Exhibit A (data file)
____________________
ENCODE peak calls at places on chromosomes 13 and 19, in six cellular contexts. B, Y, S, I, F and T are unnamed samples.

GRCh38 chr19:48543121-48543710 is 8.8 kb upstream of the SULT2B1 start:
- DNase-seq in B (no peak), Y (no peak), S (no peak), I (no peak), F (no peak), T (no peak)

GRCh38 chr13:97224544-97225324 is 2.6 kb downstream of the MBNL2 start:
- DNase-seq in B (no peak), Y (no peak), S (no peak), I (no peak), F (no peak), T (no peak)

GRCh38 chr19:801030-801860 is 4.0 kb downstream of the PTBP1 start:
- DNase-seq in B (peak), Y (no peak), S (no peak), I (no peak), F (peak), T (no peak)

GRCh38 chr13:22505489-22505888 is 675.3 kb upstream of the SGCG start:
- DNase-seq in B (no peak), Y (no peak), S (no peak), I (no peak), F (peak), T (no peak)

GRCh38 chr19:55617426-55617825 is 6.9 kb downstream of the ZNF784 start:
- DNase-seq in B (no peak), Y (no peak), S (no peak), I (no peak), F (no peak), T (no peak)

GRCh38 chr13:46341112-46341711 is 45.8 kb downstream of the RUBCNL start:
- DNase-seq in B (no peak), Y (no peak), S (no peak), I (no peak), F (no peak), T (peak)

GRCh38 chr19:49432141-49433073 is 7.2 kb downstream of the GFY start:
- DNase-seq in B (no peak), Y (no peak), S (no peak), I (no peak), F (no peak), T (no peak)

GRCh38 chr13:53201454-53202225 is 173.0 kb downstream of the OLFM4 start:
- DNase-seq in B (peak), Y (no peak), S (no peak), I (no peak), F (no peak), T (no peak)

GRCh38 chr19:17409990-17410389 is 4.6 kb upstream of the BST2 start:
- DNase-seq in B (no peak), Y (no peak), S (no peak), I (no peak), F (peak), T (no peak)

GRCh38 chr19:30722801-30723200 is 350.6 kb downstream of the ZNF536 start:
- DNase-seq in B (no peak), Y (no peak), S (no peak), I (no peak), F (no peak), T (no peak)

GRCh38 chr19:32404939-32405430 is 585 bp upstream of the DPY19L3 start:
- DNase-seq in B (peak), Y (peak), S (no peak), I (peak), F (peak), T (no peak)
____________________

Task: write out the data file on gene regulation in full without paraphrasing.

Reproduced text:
ENCODE peak calls at places on chromosomes 13 and 19, in six cellular contexts. B, Y, S, I, F and T are unnamed samples.

GRCh38 chr19:48543121-48543710 is 8.8 kb upstream of the SULT2B1 start:
- DNase-seq in B (no peak), Y (no peak), S (no peak), I (no peak), F (no peak), T (no peak)

GRCh38 chr13:97224544-97225324 is 2.6 kb downstream of the MBNL2 start:
- DNase-seq in B (no peak), Y (no peak), S (no peak), I (no peak), F (no peak), T (no peak)

GRCh38 chr19:801030-801860 is 4.0 kb downstream of the PTBP1 start:
- DNase-seq in B (peak), Y (no peak), S (no peak), I (no peak), F (peak), T (no peak)

GRCh38 chr13:22505489-22505888 is 675.3 kb upstream of the SGCG start:
- DNase-seq in B (no peak), Y (no peak), S (no peak), I (no peak), F (peak), T (no peak)

GRCh38 chr19:55617426-55617825 is 6.9 kb downstream of the ZNF784 start:
- DNase-seq in B (no peak), Y (no peak), S (no peak), I (no peak), F (no peak), T (no peak)

GRCh38 chr13:46341112-46341711 is 45.8 kb downstream of the RUBCNL start:
- DNase-seq in B (no peak), Y (no peak), S (no peak), I (no peak), F (no peak), T (peak)

GRCh38 chr19:49432141-49433073 is 7.2 kb downstream of the GFY start:
- DNase-seq in B (no peak), Y (no peak), S (no peak), I (no peak), F (no peak), T (no peak)

GRCh38 chr13:53201454-53202225 is 173.0 kb downstream of the OLFM4 start:
- DNase-seq in B (peak), Y (no peak), S (no peak), I (no peak), F (no peak), T (no peak)

GRCh38 chr19:17409990-17410389 is 4.6 kb upstream of the BST2 start:
- DNase-seq in B (no peak), Y (no peak), S (no peak), I (no peak), F (peak), T (no peak)

GRCh38 chr19:30722801-30723200 is 350.6 kb downstream of the ZNF536 start:
- DNase-seq in B (no peak), Y (no peak), S (no peak), I (no peak), F (no peak), T (no peak)

GRCh38 chr19:32404939-32405430 is 585 bp upstream of the DPY19L3 start:
- DNase-seq in B (peak), Y (peak), S (no peak), I (peak), F (peak), T (no peak)